I joined the Green Mountain Club‘s Burlington Section for a hike of the Monroe Skyline, 11.6 miles from Lincoln Gap to Appalachian Gap, named for Professor Will Monroe who led the creation of this piece of trail. It’s a beautiful section and one that gets recommended a lot to folks looking for a ridgeline day hike. I’ve done this piece of Long Trail before on an overnight hike but was excited to do it as a day hike since I love one-day traverses.
We met at Appalachian Gap, left some cars, and drove down to Lincoln Gap to start hiking north. It’s a steep but not technical trail up the mountain so we made good time moving up. We stopped at Battell Shelter for a snack and were pleasantly surprised to see the stream flowing there since a lot of the water sources on the trail have dried up in the recent drought.
From Battell, we kept heading north and the trail got steeper and slabbier as we approached the summit of Mount Abraham at 4006′. We were leapfrogging other groups on the way up and there were already a bunch of people at the summit so we didn’t linger.
Just past the summit, we took a herd path to the west to see the remains of a plane crash from the 1970s. There was a surprising amount of the plane still there. Although moss was growing on it, there’s still seating and other fabric material that hasn’t decomposed yet.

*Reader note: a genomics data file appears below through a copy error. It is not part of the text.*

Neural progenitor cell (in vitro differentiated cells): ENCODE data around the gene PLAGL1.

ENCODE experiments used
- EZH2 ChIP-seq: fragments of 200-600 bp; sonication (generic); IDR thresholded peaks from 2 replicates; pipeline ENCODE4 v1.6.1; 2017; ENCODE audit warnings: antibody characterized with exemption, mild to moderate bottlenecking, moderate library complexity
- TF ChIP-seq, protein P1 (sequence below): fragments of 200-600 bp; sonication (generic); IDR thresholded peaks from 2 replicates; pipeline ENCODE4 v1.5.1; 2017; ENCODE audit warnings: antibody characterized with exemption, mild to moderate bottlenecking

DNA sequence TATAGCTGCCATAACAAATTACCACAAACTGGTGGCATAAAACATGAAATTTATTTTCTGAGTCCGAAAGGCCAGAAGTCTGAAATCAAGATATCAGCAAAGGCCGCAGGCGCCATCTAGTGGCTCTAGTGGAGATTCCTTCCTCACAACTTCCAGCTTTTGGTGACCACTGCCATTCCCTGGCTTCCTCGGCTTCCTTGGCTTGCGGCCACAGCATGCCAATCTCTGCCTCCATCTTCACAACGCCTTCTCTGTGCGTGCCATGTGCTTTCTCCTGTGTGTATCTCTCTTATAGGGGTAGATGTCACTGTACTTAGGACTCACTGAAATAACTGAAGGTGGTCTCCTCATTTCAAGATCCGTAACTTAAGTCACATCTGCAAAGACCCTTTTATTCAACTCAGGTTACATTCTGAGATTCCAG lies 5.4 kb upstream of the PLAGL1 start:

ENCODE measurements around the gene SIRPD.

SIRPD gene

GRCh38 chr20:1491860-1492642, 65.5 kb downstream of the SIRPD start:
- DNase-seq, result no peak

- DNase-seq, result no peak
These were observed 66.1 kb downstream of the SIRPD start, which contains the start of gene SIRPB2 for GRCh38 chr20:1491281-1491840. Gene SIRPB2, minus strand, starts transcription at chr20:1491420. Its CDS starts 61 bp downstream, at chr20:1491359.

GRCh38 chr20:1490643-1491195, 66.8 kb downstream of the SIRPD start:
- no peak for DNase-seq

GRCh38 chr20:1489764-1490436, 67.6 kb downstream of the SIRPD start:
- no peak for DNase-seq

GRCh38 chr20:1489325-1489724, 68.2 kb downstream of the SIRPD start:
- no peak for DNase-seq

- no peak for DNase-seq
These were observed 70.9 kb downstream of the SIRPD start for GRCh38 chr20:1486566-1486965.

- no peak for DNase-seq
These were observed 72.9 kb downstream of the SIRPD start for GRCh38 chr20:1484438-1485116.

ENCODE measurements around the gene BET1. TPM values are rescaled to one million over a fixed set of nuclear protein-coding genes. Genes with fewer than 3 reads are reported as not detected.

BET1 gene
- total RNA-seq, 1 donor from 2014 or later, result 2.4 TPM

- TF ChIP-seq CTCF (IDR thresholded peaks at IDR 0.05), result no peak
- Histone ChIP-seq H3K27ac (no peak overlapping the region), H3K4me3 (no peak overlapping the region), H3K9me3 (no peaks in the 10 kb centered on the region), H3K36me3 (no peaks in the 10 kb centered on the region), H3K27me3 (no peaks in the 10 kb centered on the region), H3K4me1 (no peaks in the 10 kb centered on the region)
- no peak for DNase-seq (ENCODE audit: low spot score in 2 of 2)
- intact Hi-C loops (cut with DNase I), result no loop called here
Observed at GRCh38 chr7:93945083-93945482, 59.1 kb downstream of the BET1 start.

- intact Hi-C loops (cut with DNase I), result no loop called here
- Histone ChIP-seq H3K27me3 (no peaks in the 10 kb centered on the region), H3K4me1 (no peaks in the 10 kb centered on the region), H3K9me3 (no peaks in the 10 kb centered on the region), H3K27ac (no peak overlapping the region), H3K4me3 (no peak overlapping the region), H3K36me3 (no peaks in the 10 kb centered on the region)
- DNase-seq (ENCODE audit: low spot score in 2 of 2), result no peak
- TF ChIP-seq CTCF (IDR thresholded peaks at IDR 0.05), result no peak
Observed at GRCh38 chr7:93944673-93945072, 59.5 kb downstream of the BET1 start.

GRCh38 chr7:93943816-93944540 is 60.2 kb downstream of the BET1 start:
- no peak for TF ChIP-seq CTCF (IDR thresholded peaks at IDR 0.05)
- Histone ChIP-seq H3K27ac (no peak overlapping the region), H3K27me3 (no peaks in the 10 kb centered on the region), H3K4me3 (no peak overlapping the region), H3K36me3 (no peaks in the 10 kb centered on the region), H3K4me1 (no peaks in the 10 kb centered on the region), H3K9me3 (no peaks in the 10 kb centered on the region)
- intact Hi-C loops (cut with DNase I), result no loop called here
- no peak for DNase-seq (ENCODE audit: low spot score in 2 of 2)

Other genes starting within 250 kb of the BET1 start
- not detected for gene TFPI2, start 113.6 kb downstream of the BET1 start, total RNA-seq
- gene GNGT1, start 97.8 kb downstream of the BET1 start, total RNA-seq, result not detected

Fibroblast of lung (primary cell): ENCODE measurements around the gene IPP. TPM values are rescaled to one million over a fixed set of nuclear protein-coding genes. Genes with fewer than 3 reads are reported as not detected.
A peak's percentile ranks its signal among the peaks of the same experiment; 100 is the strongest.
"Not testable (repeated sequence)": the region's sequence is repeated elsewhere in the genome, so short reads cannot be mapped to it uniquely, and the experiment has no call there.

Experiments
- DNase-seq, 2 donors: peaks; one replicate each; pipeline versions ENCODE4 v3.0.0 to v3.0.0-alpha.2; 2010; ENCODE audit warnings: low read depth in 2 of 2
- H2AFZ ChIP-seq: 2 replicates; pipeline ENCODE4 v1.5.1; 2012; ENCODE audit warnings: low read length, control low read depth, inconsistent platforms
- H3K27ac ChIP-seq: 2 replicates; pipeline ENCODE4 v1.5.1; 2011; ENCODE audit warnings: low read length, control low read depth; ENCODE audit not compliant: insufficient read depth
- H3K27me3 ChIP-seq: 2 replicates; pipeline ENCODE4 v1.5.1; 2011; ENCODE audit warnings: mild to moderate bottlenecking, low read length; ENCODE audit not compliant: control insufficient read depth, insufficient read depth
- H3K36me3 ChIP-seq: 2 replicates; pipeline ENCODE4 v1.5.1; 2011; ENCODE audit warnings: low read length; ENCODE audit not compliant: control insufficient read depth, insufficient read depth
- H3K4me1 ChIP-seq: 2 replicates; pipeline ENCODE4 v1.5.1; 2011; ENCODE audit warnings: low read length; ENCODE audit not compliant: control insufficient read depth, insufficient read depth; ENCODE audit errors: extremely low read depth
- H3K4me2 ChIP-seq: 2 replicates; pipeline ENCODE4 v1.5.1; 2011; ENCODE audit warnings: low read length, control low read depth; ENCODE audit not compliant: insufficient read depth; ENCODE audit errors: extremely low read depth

The herd path made a little loop past more wreckage and then back onto the Long Trail. We made our way over Little Abe and stopped on Lincoln Peak at 3975′ where we took a break in the clearing to see gliders being launched overhead.
From there, we continued north, crossing Nancy Hanks Peak at 3812′ and Cutts Peak at 4022′ before reaching our next 4,000 footer – Mount Ellen at 4083′. There was another clearing and ski lift where we took a break for lunch just after the summit.
Heading down from Ellen, we exited the National Forest, stopped at Orvis Lookout but skipped the side trip to Glen Ellen Lodge, traveled over General Stark Mountain at 3662′ and then stopped for our next break at Stark’s Nest.
From Stark’s Nest, it’s the home stretch to Appalachian Gap. We stopped briefly at Theron Dean Shelter to enjoy the view and then started the steep descent to the road. There are several sections of rebar and ladders on both sides of the shelter to get you through the really steep slabs.
It was a beautiful and surprisingly non-buggy day for early July. This is a great day hike for the area. You have to stretch your legs a bit, and it’s steep to get up to Abraham, but once you’re on the ridge, it’s a relatively gentle walk.